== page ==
1. We are happy to grow our own food, in fact our farming started out by just growing enough for our daily need but later we expanded and started selling in organic outlets. 
2. You can use sour buttermilk to spray your plants to get rid of white flies. 
3. We grow turmeric and the turmeric is harvested and boiled in water along with cow dung of native cow, drained and scrubbed to remove the skin, followed by drying and powdering it. 
4. She does not use any artificial pesticide or fertilizers. the more humus in your land the less pest attack you have. 
5. The excess food she grows is usually converted into finished produce like jam pickles and  also they extract their coconut oil. 

This was followed by Suma's demonstration on Bokashi composting.
1. There are two boxes to be used one after another. First fill the first box with your kitchen waste with one layer of waste sandwiched between rice barn which is treated with bacteria. 
Once the box if full, leave it for 'pickling' for  2 weeks, this is anaerobic stage of composting. This is followed by aerobic method, where the 'pickled' waste is mixed with coco coir and left another 2 weeks to the compost to get ready to be used. 
while the first box is left for ' pickling'. the second box can be put to use for anaerobic composting. 

In between the two programs there were few interesting questions that came  which has given risen to a whole approach for community participation.
 
Shamsundar:  How can small land holders hold onto their land?
Smt. Mangala: . By encouraging buying vegetables and produce from farm not looking at colour, shape and size, each one of you will help small land holding farmer survive.
 
Shamsundar: There is lot of glut and perishable farm produce should be converted into processed food. 

Smt. Mangala: Yes, we do process excess farm produce into jam, squash, pickle and such. If need be I can teach how to make jam , pickle etc. 

Shamsundar: I have excess guava in my farm and they are going waste if someone can collect them and convert them into jam, I'll be very grateful.

The conservation got so interesting that everyone stated pitching in.Few of the members promised to collect guava and make them into jam but they said they needed recipes to which few of them came forward to share recipes.
This lead to discussion on sharing traditional knowledge and passing it on to the next generation. 
Shamsundar proposed he was ready  to install oil expeller for the community to be used free if Nesara Farmers'  Market was ready to give space. To which Balachandran, readily agreed, space was lloked up and the space behind Nesara outlet was decided to be the place to the oil expeller to be set up. 

Know your Farmer - AP Chandrashekar

posted Jul 24, 2015, 9:03 AM by Prakriti Food   [ updated Jul 24, 2015, 9:53 AM ]

Date: 18 July 2015
Venue: Nesara 


Initiated by one of the volunteer at Nesara, Smt. Tanuja, this monthly program 'Know your farmer' has been highlighting a local farmer, his/her farm, farm produce and gives a historical background about the organic practices involved in the farm.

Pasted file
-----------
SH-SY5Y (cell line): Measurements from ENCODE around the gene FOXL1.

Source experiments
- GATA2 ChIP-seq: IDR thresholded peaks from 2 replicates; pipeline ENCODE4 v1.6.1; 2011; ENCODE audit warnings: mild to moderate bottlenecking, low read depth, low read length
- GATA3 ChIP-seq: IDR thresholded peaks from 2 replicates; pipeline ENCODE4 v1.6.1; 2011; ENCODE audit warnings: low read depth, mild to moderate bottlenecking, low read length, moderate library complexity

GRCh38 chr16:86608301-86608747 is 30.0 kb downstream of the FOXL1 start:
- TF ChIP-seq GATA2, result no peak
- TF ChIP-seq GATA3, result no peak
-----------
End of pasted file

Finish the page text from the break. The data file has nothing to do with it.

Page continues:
In this recent episode of the 'Know your farmer' series, well known farmer AP Chandrashekar graced the occasion with his wide range of products and farm produce that are well known in the Mysore region for the last 20 years. A.P.Chandrashekhar is synonym with organic farming in Mysore region. He's one of the founders of NESARA, a community initiative started way back in 1997.

The products and farm produce were kept for display and sale since morning 10 AM and organic enthusiasts started trickling down. Juices and Kashayam were on sale for the public. Visitors were impressed with the wide range of products and farm produce that denotes the hard work of Sri AP Chandrashekar.

Around five o clock in the evening, an interactive session was organized to discuss and share views on organic movement and state of affairs in general. One unexpected guest to this occasion was Sri Dinesh from Earth360 Enterprises, who is well known in the world of millets. The discussion drifted towards farmers suicides which is the fateful news in Mysuru district in recent times. Sri Dinesh shared with work experience of working with hundreds of farmers in the dryland region of Anantpur district. He pinpointed the 'loss of diversity' as the single most factor leading to poverty and distress in the region. Similar farmer suicides in Wayanad region during 2007 also was triggered by the mass migration towards rubber plantation by the local farmers. 

Reciprocating the issue in a larger scale where there's a huge loss of diversity at the global level, a doomsday scenario emerges for the mankind. As an urban consumer, one way of directly creating a positive impact is by helping the local farmers to grow diverse crops and local variants. 








More information about him and his farm can be found at the following link:

http://www.prakritifood.in/the-Mysore-organic-farmers/organic-farmers/apchandrashekar

Bamboo - Be the Change

posted Mar 7, 2015, 5:27 PM by Balachandran Chidambaranatraj   [ updated Mar 7, 2015, 5:27 PM ]


A training cum workshop on Bamboo propagation & utilization

for Farmers, Architects, Students, Entrepreneurs, Nature-lovers

Click here to read more....


SAMAAGAMA 2012

posted Jan 4, 2012, 1:47 AM by Prakriti Food   [ updated Jan 4, 2012, 1:48 AM ]

SPAN – Society for Promotion of Adventure and Nature awareness

SAMAAGAMA 2012

 

The 19th Anniversary of SPAN

All are invited!!!

Date: 8 January 2012

Time: 10 AM to 5 PM

Venue:
Uthara Kannada Jilla Samskrithika Sangha, Kuvempu nagar (behind Vidya Varthaka School, Mysore)

Events:
Slide Shows, Nature Quiz, Hourly Quiz, Speak Up contests for high school students, Display and demonstration of camping equipments, Rock Climbing Gears and one minute games, Individual development sessions called 'Believe in Yourself', Tambola, Lucky dip and many other traditional games.

2 Stalls on Organic Farming & Organic Food are to be put up for creating awareness on Organic living.

Please note that Prakriti shop @ VV Mohalla will remain closed on 8 Jan 2012.

 

Prakriti stall @ Eurokids Event

posted Dec 14, 2011, 8:21 PM by Prakriti Food   [ updated Dec 14, 2011, 8:27 PM ]

Go Green @ Eurokids Mysore - Prakriti
With support from Mrs. Mita Shah, the Prinicipal of Eurokids, Yadavagiri and her supporting staff, Prakriti put up a display stall in their Sports Meet organized at the Dasaprakash Paradise Hotel in Yadavagiri on 3 Dec 2011. The intent was to create awareness among the parents of the young minds about the importance of Food for a Healthy Living and the ways and means of achieving it!




Compost from Pinjrapole

posted Oct 12, 2011, 10:09 AM by Prakriti Food   [ updated Oct 12, 2011, 11:21 AM ]

manure compost for kitchen garden

Have you heard about Pinjrapole? It's an organization that takes care of sick and disabled cattle in and around Mysore - around 32oo of them.

Cow dung Compost - Rs. 8.00 per Kg
Cow dung compost can be used at the home gardens as manure and top soil.